When thinking about what to pack for lunch, there's no need to be fancy - just nutritious. Sandwiches are quick and easy to make, but it's important to use whole grain bread, wraps or pitas, which are not only better for you, but also contain more fiber to keep your child fuller longer - crucial if you want to keep them from snacking throughout the day. Include a protein component in every meal. Try tuna salad with light mayo in a whole wheat pita; turkey and cheese in a whole grain wrap; or peanut butter on whole wheat bread with 100% fruit spread.
Teach them the importance of avoiding soda and junk food. Avoid giving your child access to regular sodas or sweetened teas - pack water or provide milk money. If your child's school does not offer milk, become an involved parent and lobby that lowfat milk be made available. Instead of cookies, cakes, candy or chocolate, try a piece of fruit or homemade granola. Instead of potato chips, try pretzels or popcorn. Dr. Altshuler says, "Ask them what happens when they eat two big pieces of cake at a birthday party. They all know it gives them a tummy ache! Now you point out that their own bodies are telling them it's not good to have too much. This makes sense to a second grader."
Get your children involved in making healthy lifestyle choices. According to Dr. Altshuler, "Parents and children need to work together in making healthy lifestyle choices. The school environment should be supportive of those efforts, but the ultimate responsibility for establishing lifelong healthy habits lies within the family unit." A good thing to do is to take your child with you when shopping for groceries and involve them in food preparation. By allowing children to help plan their weekly lunches, they'll be more likely to eat them.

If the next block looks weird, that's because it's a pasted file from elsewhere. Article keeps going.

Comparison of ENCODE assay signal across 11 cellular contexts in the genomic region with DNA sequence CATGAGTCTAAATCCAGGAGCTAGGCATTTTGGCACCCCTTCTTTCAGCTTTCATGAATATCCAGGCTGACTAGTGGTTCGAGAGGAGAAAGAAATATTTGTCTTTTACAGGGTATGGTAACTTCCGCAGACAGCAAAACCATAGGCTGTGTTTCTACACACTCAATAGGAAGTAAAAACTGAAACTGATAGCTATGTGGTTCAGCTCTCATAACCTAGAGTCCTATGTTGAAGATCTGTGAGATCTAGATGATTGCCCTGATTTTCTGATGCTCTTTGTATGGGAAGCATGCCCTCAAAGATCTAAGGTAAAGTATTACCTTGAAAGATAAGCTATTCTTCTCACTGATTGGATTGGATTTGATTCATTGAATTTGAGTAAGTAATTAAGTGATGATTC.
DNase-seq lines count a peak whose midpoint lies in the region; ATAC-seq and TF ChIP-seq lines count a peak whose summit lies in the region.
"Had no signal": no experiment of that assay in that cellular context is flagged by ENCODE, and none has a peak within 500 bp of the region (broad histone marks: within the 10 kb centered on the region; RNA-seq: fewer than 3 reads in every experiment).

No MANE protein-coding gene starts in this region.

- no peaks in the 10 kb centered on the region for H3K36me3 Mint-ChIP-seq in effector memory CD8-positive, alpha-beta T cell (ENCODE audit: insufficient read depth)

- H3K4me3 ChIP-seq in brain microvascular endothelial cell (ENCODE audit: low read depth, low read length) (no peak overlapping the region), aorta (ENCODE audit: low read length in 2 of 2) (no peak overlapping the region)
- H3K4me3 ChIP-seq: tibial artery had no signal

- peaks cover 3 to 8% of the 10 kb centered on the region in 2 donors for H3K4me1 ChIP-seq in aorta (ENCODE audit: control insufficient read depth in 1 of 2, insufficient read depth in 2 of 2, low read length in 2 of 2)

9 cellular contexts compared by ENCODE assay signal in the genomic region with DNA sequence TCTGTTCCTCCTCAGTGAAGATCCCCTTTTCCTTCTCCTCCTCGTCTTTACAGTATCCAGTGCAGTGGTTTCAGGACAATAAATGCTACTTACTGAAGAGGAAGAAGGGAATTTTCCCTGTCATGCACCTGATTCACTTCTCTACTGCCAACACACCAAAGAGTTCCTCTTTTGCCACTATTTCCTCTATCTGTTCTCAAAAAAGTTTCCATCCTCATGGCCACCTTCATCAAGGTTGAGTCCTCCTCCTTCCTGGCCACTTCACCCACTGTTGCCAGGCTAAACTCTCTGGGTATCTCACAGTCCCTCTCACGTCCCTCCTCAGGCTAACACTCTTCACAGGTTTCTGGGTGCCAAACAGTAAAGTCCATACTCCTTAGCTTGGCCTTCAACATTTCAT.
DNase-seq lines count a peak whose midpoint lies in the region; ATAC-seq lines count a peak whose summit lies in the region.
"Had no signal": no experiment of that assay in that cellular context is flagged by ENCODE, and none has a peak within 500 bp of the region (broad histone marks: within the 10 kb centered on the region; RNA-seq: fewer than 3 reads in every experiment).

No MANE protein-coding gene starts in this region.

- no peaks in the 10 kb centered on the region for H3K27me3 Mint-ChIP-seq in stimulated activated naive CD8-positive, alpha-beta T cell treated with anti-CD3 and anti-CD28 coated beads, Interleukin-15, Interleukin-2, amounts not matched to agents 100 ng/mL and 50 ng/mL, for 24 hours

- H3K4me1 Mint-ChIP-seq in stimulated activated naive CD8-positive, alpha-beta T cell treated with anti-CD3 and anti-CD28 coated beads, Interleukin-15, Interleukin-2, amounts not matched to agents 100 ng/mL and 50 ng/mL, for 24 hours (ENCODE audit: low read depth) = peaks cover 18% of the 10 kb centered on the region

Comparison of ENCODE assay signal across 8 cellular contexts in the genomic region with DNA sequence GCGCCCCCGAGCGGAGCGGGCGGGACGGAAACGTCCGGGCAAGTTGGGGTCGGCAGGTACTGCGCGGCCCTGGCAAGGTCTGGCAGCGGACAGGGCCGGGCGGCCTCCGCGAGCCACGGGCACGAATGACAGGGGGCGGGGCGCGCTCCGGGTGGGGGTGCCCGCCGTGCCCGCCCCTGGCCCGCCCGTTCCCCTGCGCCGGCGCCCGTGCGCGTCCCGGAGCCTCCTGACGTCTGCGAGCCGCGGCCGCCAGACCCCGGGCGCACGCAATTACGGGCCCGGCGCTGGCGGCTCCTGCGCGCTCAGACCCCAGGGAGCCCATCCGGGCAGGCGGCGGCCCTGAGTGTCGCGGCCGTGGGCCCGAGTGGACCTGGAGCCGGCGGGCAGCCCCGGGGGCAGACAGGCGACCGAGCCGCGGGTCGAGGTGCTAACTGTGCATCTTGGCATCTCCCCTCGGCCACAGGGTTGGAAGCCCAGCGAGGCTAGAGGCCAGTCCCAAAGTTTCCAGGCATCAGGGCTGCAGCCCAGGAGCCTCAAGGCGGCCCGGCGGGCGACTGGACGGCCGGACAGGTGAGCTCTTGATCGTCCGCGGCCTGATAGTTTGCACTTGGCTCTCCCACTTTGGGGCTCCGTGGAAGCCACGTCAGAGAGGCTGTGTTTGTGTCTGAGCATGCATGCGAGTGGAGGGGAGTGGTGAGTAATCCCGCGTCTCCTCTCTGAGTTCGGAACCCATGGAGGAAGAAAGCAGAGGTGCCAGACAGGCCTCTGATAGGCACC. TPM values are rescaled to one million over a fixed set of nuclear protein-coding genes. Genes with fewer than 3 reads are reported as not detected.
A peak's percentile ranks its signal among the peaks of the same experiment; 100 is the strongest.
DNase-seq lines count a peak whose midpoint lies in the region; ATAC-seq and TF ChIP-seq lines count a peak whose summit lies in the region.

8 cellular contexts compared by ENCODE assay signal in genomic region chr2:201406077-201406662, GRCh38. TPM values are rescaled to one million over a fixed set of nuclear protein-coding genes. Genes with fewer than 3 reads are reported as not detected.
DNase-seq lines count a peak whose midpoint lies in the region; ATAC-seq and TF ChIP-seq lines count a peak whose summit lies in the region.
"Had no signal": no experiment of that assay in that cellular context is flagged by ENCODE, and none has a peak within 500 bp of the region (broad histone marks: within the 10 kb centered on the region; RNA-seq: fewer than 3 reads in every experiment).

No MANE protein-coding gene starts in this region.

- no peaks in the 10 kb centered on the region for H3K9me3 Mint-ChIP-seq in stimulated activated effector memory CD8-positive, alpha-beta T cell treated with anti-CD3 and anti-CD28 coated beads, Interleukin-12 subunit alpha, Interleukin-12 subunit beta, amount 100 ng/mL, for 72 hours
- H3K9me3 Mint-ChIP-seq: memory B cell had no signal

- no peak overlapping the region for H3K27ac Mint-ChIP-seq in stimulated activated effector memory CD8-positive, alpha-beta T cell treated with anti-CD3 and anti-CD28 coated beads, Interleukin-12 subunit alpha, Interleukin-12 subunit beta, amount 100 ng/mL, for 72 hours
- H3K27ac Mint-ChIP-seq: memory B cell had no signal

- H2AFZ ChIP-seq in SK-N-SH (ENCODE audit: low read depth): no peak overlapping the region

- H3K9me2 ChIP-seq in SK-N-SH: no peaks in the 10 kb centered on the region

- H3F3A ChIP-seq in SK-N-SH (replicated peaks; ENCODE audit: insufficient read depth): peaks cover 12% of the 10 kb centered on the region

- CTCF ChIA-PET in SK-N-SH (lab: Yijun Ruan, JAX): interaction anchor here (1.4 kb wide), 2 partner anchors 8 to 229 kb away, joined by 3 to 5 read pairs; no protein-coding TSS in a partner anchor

School lunches have actually improved in recent years. Not only that, but the sale of soda in schools across the country has also been limited in recent years. The school food environment still isn't what it should be, but healthy options are available if your child knows what to look for. You can feel more comfortable sending your child to school with lunch money instead of a lunch box, when you know they are armed with the information needed to make healthy decisions. Dr. Altshuler and The Kids Weight Down Program at Maimonides Medical Center help families make healthy choices about food, physical activity and lifestyle. While weight loss is desirable, the Kids Weight Down Program looks beyond weight to the habits that will help prevent or delay the onset of diabetes, heart disease and other medical problems. To learn more about childhood obesity and the ways to fight it, please visit the Kids Weight Down Program website or you can call (718) 283-8020.